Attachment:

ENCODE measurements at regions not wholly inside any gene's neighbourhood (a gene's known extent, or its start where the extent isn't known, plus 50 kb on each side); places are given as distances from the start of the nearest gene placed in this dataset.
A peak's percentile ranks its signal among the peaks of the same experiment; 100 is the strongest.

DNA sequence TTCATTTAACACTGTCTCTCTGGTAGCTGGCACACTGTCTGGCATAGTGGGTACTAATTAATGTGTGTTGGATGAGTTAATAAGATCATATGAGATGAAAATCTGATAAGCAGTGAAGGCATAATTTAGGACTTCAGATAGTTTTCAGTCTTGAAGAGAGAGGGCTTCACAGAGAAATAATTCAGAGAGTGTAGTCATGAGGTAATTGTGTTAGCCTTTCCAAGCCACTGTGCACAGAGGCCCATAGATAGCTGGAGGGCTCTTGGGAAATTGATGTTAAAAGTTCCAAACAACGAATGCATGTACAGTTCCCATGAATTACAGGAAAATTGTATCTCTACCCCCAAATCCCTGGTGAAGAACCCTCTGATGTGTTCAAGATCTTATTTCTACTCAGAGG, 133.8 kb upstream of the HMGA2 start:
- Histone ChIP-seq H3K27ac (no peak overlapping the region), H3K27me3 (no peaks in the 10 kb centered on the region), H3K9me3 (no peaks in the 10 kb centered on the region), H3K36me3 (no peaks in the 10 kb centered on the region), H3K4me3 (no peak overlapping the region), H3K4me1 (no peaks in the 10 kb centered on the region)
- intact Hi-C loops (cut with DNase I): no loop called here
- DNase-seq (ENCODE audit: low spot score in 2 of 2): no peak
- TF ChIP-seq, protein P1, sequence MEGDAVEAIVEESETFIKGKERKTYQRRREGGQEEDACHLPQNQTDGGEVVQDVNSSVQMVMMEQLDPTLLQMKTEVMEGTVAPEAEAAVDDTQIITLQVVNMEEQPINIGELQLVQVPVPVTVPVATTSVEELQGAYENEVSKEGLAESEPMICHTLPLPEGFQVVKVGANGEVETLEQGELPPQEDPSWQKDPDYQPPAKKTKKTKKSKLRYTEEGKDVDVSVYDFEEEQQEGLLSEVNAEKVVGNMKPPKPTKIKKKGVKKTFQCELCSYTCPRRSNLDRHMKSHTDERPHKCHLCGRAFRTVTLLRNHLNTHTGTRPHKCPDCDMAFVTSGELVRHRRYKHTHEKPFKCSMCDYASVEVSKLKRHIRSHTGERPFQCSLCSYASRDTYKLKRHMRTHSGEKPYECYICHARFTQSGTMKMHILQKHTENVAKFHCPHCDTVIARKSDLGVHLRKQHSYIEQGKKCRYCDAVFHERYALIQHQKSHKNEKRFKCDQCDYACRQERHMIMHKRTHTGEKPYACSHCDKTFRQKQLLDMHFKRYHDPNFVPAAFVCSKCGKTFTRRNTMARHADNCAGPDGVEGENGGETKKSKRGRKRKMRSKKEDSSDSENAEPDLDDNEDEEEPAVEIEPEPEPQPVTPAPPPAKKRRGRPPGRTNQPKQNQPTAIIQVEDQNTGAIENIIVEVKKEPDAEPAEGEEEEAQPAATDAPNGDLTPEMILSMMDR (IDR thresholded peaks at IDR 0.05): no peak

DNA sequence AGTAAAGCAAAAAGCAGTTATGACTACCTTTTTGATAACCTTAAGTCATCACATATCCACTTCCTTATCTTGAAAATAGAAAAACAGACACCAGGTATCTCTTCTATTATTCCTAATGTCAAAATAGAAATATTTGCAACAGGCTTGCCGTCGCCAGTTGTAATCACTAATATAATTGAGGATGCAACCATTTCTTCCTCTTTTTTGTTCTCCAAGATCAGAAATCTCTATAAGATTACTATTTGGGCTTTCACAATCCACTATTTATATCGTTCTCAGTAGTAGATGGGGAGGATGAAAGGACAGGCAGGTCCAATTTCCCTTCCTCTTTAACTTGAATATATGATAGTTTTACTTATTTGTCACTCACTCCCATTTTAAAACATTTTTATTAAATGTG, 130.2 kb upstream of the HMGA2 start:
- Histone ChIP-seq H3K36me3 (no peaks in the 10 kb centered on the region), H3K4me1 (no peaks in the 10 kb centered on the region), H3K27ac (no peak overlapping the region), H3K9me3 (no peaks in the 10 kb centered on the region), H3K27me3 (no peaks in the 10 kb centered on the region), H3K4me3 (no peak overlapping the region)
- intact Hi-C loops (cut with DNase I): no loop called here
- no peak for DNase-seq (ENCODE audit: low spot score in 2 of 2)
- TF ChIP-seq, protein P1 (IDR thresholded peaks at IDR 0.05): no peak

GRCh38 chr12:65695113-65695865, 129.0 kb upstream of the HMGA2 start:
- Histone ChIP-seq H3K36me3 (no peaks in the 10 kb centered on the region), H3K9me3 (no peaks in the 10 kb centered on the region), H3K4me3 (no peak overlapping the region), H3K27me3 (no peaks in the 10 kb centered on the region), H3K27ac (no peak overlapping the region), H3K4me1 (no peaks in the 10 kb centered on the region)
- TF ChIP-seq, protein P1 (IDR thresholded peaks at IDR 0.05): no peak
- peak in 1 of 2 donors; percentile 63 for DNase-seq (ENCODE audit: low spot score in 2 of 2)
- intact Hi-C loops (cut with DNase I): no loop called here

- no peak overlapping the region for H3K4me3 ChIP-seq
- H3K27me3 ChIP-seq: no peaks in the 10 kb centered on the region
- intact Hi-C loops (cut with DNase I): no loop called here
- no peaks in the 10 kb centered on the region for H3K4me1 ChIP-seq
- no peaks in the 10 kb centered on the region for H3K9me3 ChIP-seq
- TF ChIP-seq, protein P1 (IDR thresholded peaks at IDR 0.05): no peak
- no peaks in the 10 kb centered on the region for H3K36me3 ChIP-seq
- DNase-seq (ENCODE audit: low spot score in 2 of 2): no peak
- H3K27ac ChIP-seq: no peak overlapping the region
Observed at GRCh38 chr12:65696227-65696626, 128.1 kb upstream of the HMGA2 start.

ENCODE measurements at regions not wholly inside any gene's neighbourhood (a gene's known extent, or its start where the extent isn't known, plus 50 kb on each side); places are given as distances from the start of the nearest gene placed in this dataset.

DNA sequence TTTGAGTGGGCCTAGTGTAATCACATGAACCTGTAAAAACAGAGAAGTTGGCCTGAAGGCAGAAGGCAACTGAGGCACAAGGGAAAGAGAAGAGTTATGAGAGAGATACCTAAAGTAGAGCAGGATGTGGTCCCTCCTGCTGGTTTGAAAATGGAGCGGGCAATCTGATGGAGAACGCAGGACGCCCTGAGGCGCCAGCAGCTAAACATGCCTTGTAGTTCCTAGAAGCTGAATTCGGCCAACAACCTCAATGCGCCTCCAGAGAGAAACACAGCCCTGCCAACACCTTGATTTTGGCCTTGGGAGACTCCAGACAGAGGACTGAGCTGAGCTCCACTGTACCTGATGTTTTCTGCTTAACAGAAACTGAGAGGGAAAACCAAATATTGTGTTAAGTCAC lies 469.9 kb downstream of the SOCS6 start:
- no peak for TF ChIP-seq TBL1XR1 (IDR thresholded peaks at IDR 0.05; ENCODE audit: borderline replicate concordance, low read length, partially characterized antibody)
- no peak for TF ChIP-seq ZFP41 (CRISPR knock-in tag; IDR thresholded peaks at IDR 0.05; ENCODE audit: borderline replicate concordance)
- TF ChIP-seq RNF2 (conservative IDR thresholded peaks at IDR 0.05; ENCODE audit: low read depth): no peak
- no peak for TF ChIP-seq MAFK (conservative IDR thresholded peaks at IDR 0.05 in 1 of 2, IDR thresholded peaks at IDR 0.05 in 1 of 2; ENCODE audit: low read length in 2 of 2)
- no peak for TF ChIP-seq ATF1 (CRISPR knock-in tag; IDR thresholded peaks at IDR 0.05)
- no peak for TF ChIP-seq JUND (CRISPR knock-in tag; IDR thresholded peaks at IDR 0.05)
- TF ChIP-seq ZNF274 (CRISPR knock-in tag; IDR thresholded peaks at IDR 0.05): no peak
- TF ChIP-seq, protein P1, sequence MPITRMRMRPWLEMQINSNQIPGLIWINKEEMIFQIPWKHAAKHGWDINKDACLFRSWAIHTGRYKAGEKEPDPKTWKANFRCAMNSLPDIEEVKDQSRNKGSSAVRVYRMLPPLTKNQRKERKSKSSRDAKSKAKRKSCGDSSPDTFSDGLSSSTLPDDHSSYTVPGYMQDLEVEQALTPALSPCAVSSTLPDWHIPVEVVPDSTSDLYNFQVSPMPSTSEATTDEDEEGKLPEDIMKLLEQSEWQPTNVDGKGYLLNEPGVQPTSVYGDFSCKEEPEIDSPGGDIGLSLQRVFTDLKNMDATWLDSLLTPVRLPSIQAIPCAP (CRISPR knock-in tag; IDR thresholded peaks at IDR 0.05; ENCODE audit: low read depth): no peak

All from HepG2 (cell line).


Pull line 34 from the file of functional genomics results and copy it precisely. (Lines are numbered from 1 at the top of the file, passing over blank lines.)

- no peak for TF ChIP-seq ATF1 (CRISPR knock-in tag; IDR thresholded peaks at IDR 0.05)